We, at KResearch, assess that the Monetary Policy Committee (MPC) will likely keep its policy rate steady at 0.50 percent during the meeting slated for February 9, 2022, with the aim of supporting the economic recovery. Meanwhile, the Thai economy is expected to be affected somewhat by the impact of the Omicron coronavirus variant, but such impact may be limited and less severe than that of earlier variants. The Thai economy remains fragile due to the protracted weakness seen in the labor market and consumer purchasing power, hampered by the prolonged COVID-19 pandemic. Amid uncertainties surrounding COVID-19, it is expected that the Thai economy will not rebound to its pre-pandemic levels within 2022. Therefore, steady accommodative monetary and fiscal measures are necessary to help support the Thai economic recovery.
Additionally, the Thai economy continues to experience risks stemming from soaring inflation, which may in turn hurt consumer purchasing power, and become a key risk to the Thai economy during 2022. Since the current inflation is primarily supply-driven, a policy rate hike may not be effective in addressing inflation-related problems. It could even undermine domestic consumption and investment more than previously anticipated. Given this, it is expected that the MPC will not consider raising the policy rate to stem inflation in alignment with other central banks as the Thai economy remains subdued. Moreover, the MPC may view that inflation will ease ahead if supply-side problems ease. Despite accelerating inflation, it is expected that Thailand’s 2022 inflation rate will be within the MPC’s target of 1-3 percent.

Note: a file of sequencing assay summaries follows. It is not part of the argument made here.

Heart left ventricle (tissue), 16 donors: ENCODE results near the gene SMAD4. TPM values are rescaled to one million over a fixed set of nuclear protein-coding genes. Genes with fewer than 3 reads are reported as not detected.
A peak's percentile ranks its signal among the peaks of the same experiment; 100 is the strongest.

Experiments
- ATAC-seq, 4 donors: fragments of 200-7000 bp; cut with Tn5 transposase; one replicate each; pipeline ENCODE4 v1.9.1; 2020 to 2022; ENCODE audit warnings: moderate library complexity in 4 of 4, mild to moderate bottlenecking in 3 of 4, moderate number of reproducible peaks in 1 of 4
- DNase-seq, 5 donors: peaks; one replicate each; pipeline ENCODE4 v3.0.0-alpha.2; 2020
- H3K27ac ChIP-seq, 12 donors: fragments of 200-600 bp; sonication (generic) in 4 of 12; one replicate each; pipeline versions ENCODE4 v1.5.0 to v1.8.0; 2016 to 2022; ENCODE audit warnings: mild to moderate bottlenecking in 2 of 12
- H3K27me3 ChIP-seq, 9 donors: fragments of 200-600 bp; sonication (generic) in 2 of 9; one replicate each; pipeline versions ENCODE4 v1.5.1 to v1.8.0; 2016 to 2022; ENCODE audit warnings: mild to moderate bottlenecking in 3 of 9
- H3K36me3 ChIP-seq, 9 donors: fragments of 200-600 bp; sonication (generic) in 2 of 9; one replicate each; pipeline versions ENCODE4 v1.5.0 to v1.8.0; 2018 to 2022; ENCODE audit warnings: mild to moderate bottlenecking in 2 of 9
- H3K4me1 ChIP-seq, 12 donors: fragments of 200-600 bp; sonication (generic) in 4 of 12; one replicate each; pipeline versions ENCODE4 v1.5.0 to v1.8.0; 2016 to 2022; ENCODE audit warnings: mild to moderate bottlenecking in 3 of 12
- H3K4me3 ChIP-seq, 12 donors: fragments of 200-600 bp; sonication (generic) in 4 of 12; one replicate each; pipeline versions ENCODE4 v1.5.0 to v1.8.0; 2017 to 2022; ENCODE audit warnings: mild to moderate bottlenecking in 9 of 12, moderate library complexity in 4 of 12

In spite of this, the MPC may face a challenge in implementing its accommodative monetary policy if inflation keeps rising and central banks worldwide, particularly the US Federal Reserve (Fed), implement tighter monetary policies than earlier signaled. If so, the Baht may weaken further. Moreover, if the Fed continues to experience increased inflationary pressure, necessitating it to raise its policy rate sooner than signaled, capital outflows may begin to flow out of emerging markets, including Thailand, and cause regional currencies, including the Baht to soften. As a result, the MPC may have to weigh between economic growth and financial stability through the forex rate. If the MPC keeps its policy rate low to support the economic recovery, the weakening Baht may drive up inflation via higher imported costs of goods, which could in turn hurt consumer purchasing power.
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